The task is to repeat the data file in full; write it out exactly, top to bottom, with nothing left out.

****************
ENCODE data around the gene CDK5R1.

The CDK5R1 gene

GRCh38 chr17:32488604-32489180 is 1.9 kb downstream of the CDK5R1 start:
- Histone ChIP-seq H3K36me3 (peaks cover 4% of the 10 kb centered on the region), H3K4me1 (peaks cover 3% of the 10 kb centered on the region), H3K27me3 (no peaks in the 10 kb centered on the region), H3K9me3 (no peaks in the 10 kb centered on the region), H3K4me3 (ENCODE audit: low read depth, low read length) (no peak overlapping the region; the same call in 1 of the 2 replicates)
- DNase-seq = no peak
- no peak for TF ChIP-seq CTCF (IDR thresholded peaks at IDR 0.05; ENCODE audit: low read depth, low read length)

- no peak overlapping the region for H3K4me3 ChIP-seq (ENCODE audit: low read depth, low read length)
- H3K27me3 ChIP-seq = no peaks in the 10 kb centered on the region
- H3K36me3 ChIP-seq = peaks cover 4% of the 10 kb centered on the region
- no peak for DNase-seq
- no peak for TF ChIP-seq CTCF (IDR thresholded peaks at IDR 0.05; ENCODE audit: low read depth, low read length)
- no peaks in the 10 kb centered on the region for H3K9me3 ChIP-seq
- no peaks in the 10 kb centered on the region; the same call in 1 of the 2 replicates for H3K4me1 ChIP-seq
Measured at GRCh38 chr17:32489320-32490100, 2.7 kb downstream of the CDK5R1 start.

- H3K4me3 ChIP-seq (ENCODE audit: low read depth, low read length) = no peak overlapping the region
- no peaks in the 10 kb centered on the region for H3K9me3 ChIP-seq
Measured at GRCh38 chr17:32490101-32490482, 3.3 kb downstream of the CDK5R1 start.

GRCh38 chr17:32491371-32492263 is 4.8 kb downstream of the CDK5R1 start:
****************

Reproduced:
ENCODE data around the gene CDK5R1.

The CDK5R1 gene

GRCh38 chr17:32488604-32489180 is 1.9 kb downstream of the CDK5R1 start:
- Histone ChIP-seq H3K36me3 (peaks cover 4% of the 10 kb centered on the region), H3K4me1 (peaks cover 3% of the 10 kb centered on the region), H3K27me3 (no peaks in the 10 kb centered on the region), H3K9me3 (no peaks in the 10 kb centered on the region), H3K4me3 (ENCODE audit: low read depth, low read length) (no peak overlapping the region; the same call in 1 of the 2 replicates)
- DNase-seq = no peak
- no peak for TF ChIP-seq CTCF (IDR thresholded peaks at IDR 0.05; ENCODE audit: low read depth, low read length)

- no peak overlapping the region for H3K4me3 ChIP-seq (ENCODE audit: low read depth, low read length)
- H3K27me3 ChIP-seq = no peaks in the 10 kb centered on the region
- H3K36me3 ChIP-seq = peaks cover 4% of the 10 kb centered on the region
- no peak for DNase-seq
- no peak for TF ChIP-seq CTCF (IDR thresholded peaks at IDR 0.05; ENCODE audit: low read depth, low read length)
- no peaks in the 10 kb centered on the region for H3K9me3 ChIP-seq
- no peaks in the 10 kb centered on the region; the same call in 1 of the 2 replicates for H3K4me1 ChIP-seq
Measured at GRCh38 chr17:32489320-32490100, 2.7 kb downstream of the CDK5R1 start.

- H3K4me3 ChIP-seq (ENCODE audit: low read depth, low read length) = no peak overlapping the region
- no peaks in the 10 kb centered on the region for H3K9me3 ChIP-seq
Measured at GRCh38 chr17:32490101-32490482, 3.3 kb downstream of the CDK5R1 start.

GRCh38 chr17:32491371-32492263 is 4.8 kb downstream of the CDK5R1 start: